Cape Town’s sluggish judges
One judge has six judgments outstanding for more than a year
At least 11 judgments in the Western Cape High Court are months overdue. One acting judge has six judgments that have been outstanding for a year.
Prompted by concerns raised by litigants and lawyers, GroundUp looked into the problem of tardy judgments. According to norms laid out for judges in 2014 by Chief Justice Mogoeng Mogoeng, judges should hand down their judgments “no later than three months after the last hearing.”
According to the list of reserved (outstanding) judgments in the Cape High Court for 30 November, 16 judgments have been reserved for three months or more. But we list here only the 11 judgments that have been outstanding for more than two recess periods. These breaks are supposed to be used by judges to write their judgments.
|Date reserved||Judge||Case||Case #|
|22 Aug 2016||Acting Judge Kose||South African Reserve Bank & 2 Others v Dennis Van Reenen N.O. & 4 Others||15453/14|
|29 Jul 2016||Acting Judge Kose||Community Life GmbH v Algoasec (Pty) Limited t/a Imatec South Africa (Pty) Ltd||13363/16|
|6 Sep 2016||Acting Judge Kose||PS Van Zyl N.O. v Keith Getz & 1 Other||18213/09|
|30 Sep 2016||Acting Judge Kose||K.E. Oelz v M.F. Oelz||6912/13;21450/14|
|8 Nov 2016||Acting Judge Kose||Agricultural Research Council v Leslie Bergh & 5 Others||22891/15|
|14 Nov 2016||Judge Desai||Immobiliari Trading CC v Leslie Bergh & 5 Others||7705/16|
|23 Nov 2016||Acting Judge Kose||Daniel Terblanche N.O. & 1 other v Ciriaglo (Pty) Ltd & 9 others||9382/16|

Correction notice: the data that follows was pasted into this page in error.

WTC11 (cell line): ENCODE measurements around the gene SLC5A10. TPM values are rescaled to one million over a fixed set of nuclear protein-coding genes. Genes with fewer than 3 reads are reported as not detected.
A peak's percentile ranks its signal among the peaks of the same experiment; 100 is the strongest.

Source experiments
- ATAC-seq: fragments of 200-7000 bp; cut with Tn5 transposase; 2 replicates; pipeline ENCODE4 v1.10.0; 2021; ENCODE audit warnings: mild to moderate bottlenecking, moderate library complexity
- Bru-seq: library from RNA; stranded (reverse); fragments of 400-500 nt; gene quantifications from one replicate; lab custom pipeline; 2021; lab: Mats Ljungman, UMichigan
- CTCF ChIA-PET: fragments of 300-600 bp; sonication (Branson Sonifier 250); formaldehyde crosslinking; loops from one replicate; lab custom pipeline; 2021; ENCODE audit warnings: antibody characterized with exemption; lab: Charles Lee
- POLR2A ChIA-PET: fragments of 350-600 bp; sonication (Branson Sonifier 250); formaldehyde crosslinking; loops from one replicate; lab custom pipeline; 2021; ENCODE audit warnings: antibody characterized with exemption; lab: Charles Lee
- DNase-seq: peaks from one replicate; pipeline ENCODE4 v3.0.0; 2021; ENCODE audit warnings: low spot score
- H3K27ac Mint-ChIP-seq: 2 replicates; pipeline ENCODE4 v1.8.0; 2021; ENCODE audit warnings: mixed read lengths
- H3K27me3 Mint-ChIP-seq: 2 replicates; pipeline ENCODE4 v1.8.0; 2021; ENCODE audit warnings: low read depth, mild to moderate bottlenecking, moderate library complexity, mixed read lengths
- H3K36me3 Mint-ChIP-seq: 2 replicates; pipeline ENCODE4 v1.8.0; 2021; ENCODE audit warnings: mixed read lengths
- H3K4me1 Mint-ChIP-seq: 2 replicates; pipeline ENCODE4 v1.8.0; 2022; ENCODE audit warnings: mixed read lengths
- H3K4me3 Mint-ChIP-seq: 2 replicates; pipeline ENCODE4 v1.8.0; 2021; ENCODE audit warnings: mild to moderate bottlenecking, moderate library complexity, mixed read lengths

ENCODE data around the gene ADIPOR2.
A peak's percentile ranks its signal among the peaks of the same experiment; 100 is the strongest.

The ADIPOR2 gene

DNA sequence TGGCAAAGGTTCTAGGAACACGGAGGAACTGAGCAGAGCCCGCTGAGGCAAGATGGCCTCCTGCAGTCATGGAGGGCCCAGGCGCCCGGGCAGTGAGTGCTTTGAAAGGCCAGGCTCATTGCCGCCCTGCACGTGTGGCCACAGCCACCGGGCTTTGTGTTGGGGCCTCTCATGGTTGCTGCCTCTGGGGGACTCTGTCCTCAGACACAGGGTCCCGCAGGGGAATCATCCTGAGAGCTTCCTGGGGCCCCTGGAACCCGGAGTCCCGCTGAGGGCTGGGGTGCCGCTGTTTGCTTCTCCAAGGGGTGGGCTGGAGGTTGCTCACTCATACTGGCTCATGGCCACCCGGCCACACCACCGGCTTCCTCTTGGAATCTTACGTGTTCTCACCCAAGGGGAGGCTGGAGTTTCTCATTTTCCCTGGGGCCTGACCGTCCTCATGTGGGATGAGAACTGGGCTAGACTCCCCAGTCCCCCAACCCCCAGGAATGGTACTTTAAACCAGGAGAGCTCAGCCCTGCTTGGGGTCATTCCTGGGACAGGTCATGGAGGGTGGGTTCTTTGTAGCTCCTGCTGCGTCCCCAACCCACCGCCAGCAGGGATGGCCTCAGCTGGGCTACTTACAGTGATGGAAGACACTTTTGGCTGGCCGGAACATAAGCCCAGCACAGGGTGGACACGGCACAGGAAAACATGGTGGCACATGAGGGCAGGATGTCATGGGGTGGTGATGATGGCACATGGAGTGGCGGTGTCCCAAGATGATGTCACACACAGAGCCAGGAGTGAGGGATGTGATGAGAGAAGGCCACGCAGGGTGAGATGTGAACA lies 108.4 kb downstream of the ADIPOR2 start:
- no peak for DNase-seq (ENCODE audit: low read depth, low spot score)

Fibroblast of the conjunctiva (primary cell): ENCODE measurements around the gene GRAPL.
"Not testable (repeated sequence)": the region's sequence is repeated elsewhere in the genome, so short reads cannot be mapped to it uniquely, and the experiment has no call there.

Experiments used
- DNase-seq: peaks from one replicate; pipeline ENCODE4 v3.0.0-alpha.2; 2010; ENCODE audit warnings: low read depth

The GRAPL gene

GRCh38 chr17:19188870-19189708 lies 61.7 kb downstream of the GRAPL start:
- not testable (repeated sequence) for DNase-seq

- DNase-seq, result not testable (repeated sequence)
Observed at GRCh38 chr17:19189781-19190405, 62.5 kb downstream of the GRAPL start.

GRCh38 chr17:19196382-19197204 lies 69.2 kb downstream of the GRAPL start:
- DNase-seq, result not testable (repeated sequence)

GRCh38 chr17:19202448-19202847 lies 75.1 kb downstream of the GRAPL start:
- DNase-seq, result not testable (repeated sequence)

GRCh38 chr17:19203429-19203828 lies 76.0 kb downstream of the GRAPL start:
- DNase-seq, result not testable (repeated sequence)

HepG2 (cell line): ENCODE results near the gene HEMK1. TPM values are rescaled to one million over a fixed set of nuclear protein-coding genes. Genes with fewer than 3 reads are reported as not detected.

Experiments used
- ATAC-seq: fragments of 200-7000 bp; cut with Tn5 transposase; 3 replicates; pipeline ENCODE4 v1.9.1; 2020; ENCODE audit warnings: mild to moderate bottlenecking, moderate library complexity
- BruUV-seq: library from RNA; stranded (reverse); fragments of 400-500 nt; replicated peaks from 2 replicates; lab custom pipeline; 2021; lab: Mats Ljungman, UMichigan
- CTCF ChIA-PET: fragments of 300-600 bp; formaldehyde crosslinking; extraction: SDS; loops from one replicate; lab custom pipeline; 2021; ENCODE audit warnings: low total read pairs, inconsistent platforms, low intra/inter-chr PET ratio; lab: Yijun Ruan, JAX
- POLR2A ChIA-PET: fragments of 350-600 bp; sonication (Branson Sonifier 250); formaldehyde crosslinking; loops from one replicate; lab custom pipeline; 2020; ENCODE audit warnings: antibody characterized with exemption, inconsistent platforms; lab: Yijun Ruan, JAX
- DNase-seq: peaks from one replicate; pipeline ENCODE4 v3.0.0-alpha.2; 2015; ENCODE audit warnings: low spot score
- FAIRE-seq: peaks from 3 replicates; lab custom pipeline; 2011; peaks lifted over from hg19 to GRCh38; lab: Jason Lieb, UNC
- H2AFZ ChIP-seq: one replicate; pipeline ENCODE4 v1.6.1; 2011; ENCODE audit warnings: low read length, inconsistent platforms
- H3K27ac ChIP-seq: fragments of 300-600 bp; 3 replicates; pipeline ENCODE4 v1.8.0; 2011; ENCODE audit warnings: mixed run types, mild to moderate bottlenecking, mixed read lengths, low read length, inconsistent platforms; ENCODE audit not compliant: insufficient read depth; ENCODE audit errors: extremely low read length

|3 Feb 2017||Judge Desai||University of Stellenbosch v Master of the High Court & 1 other||2788/15|
|19 May 2017||Judge Desai (with Judge Mantame and Judge Nuku)||M.N. Ebrahim v C. Simonsz||20243/14|
|15 Jun 2017||Judge Ndita (with Acting Judge Magona)||Phumeza Mlungwana & 9 others v The State||13665/16|
|19 Jun 2017||Judge Bozalek||Artur FP Dias v Marina Petropolus & others||22639/09|
Besides the judge with six reserved judgments over a year old, one judge is listed three times in the list and two other judges once each. Judges are expected to list their reserved judgments but there is no formal process to ensure they do. It’s possible that more judgments are overdue.
The judicial norms also say:
Judges must run their cases efficiently, effectively and quickly.
Every effort must be made to make sure that courts have enough judges.
Heads of court are responsible, on a daily basis, for monitoring the performance of judges.
The Chief Justice has overall responsibility for monitoring the performance of judges.
We sent requests for comment to Judge John Hlophe, the president of the Western Cape High Court, as well as the four judges in the list above (via the Judge President, and one directly via her email). We also sent a request for comment to Chief Justice Mogoeng Mogoeng. We have received no responses.
Justice in South Africa is slow. Police and prosecutors are frequently blamed, usually correctly, for cases being delayed. But some judges are also bottlenecks in the system.
CORRECTION: The table, because of a transcription error on our part, originally had a non-writing (i.e. second) judge listed on the wrong case. The judge in question was however correctly listed on the line before. The article has been corrected.
© 2017 GroundUp.
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